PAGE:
Don’t be surprised, said organizers of Art Fair Philippines 2016. This is because art aficionados are getting younger.
Dindin Araneta, one of Art Fair’s organizers, noted it is no longer strange to see young families with small children enjoying the annual art event. The fair that began in 2013 aims to bring art to the people by staging them in highly accessible areas like underpasses, sidewalks and parking lots around Makati City.
Art Fair Philippines 2016 will be held Feb. 18-21 at The Link, a car-park facility in Makati’s Ayala Center. This time, however, it spreads out to three floors instead of two.
Araneta said the first Art Fair brought in around 6,000 guests. And then it increased to 10,000. Last year’s event drew 16,000 people.
The choice of a parking building was deliberate. “We want a venue that sends a message that art is accessible.People should not feel forced to dress up and act formally,” Araneta explained.
Art Fair co-organizer Trickie Lopa added that art collectors now are also “getting younger. And a lot of younger working people are interested in learning about art.”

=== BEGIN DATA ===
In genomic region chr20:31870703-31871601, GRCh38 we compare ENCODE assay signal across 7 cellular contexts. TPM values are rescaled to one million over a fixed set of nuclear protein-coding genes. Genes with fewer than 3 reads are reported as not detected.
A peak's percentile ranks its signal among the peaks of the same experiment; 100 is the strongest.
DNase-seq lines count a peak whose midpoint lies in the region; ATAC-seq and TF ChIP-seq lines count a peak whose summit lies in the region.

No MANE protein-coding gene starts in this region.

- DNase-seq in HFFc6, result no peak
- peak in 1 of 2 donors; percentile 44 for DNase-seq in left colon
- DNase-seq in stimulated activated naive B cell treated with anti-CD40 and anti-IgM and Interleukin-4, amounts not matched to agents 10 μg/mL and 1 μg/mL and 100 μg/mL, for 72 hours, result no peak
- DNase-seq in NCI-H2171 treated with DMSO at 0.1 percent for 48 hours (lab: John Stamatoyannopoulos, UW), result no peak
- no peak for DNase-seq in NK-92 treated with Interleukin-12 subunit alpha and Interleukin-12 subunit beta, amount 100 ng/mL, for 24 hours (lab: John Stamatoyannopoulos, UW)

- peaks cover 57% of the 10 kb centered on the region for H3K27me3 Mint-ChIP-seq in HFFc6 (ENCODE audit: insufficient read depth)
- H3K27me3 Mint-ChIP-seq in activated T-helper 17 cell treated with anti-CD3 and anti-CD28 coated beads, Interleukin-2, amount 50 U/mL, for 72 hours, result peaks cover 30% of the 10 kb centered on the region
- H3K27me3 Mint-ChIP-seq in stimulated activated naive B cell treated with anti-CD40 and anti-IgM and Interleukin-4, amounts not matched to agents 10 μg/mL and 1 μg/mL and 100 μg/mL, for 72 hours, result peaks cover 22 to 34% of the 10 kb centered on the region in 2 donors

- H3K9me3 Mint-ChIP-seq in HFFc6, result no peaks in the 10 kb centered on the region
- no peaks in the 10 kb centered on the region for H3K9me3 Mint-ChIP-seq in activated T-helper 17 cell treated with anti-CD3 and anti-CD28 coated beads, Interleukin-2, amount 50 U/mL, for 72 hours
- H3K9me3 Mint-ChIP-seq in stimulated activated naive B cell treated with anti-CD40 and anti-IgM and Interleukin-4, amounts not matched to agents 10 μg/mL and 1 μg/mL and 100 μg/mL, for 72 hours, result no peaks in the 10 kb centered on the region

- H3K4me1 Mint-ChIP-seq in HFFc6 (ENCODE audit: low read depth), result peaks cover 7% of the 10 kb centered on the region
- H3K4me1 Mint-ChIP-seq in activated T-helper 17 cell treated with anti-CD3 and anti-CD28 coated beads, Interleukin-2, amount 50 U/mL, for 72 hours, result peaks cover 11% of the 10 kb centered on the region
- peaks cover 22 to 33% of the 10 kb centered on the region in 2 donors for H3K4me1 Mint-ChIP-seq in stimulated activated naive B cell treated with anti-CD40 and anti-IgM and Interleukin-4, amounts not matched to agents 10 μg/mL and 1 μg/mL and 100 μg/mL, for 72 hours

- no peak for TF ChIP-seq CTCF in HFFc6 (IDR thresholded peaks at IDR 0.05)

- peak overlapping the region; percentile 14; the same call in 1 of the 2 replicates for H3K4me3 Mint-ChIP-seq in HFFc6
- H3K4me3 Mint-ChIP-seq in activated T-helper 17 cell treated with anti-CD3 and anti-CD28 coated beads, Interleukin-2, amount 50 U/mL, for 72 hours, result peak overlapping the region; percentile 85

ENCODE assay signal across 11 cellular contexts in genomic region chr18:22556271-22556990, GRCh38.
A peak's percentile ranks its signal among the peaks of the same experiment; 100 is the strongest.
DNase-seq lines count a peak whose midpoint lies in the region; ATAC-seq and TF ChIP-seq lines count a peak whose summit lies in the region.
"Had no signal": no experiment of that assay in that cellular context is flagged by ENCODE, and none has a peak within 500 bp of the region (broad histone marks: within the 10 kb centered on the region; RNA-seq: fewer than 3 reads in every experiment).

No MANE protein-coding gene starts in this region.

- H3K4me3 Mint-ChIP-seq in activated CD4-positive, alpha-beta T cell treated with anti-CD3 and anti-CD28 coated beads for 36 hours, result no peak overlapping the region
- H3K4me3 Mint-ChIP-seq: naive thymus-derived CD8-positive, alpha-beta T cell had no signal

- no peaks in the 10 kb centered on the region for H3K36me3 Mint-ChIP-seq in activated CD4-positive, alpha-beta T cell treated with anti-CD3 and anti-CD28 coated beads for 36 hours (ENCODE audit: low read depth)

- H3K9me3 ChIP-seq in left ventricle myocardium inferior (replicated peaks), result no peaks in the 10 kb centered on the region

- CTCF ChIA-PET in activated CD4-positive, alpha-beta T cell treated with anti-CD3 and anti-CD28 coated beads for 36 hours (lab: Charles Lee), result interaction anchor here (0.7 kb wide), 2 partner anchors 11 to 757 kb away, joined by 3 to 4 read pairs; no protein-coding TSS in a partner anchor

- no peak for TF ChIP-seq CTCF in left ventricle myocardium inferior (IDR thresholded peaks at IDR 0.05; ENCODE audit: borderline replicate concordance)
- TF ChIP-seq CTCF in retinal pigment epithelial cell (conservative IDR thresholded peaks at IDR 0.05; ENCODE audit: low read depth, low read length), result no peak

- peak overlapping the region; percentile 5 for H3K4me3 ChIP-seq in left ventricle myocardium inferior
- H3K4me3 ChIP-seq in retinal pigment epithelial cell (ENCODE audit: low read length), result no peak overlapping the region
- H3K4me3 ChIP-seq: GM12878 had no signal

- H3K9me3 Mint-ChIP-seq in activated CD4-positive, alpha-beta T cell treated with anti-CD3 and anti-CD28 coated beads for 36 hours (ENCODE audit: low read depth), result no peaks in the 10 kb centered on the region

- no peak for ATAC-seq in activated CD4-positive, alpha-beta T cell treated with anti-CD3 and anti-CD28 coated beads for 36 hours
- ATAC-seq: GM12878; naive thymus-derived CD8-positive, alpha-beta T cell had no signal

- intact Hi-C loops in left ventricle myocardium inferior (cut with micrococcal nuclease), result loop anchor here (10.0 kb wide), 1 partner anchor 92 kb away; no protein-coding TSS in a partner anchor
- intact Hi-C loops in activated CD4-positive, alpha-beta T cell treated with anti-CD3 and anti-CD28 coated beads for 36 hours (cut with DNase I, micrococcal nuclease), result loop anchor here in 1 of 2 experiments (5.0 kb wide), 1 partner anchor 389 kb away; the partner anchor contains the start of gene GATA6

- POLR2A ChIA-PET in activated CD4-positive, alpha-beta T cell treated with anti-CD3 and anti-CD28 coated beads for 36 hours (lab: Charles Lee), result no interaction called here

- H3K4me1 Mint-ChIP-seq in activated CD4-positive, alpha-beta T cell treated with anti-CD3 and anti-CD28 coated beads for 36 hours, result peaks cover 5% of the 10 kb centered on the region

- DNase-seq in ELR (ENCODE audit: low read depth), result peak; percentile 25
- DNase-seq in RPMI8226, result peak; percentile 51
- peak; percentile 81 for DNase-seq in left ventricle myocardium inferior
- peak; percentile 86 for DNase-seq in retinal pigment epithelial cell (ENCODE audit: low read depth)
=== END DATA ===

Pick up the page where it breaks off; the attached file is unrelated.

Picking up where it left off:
The annual fair, Araneta pointed out, also offers advantages to participating galleries to attract the newly curious.
“You can see that more people are interested in art now because the galleries themselves tell us that more people visit,” Lopa said. “We believe Art Fair Philippines has played its role inbringing Philippine art to a wider audience.”
Galleries from other parts of Asia, like Japan, Hong Kong and Taiwan, are joining Art Fair Philippines 2016.
The organizers said a curated section of solo presentations by critically and commercially successful artists will be installed in two levels at the main fair. A third level will be devoted to its educational component, ArtFairPh/Talks— a lecture theater for discussions on art history, the art market and current practices in contemporary art. Art Fair Philippines has teamed up with the Ateneo Art Gallery for this.
The Brisbane-based global art fair veterans Alfredo and Isabel Aquilizan head this year’s special exhibits. Other special exhibitors include Mark Justiniani, whose installation art and three-dimensional works reveal deft manipulations of form and light; Dutch-Filipino Martha Atienza, known for her artistic visual essays on water; and Nona Garcia, who is noted for her juxtapositions of paintings and X-ray prints.
Also highlighted are the works of At Maculangan, who will feature portraits of two foley artists working on threading together sounds from a boxing match; Raffy Napay, who will present multicolored threads sewn or tufted onto canvas to appear like oil paintings; Mac Valdezco, who uses industrial remnants as art medium; and Pamela Yan Santos, who covered a cement floor of the parking lot with a carpet to evoke the feel of a “lush pasture.”